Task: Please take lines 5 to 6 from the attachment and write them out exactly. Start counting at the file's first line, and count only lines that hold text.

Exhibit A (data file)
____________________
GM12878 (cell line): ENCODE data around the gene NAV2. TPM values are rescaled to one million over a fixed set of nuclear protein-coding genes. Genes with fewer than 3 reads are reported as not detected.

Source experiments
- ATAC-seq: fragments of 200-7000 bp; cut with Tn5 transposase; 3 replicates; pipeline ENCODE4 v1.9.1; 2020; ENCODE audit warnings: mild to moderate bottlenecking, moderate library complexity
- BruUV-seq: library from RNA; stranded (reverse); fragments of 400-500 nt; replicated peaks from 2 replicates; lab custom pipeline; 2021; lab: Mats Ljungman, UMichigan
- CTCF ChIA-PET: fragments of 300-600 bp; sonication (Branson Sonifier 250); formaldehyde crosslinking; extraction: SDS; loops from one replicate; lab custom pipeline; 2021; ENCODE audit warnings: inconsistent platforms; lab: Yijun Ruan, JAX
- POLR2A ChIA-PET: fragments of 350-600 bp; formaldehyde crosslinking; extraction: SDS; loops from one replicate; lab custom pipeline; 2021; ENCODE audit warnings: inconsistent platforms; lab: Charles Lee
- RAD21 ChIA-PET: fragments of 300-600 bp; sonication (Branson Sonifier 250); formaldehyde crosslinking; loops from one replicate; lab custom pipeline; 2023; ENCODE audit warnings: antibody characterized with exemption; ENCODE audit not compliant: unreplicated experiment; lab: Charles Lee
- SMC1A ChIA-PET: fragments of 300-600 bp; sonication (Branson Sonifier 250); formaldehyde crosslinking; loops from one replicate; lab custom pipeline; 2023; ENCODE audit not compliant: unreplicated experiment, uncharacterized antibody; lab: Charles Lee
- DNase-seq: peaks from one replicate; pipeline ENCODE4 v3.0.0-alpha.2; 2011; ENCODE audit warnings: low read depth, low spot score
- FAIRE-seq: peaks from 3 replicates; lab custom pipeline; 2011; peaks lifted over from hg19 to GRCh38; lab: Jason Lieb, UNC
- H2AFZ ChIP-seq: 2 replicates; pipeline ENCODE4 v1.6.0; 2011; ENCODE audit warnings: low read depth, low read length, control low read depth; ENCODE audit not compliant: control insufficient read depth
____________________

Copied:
- CTCF ChIA-PET: fragments of 300-600 bp; sonication (Branson Sonifier 250); formaldehyde crosslinking; extraction: SDS; loops from one replicate; lab custom pipeline; 2021; ENCODE audit warnings: inconsistent platforms; lab: Yijun Ruan, JAX
- POLR2A ChIA-PET: fragments of 350-600 bp; formaldehyde crosslinking; extraction: SDS; loops from one replicate; lab custom pipeline; 2021; ENCODE audit warnings: inconsistent platforms; lab: Charles Lee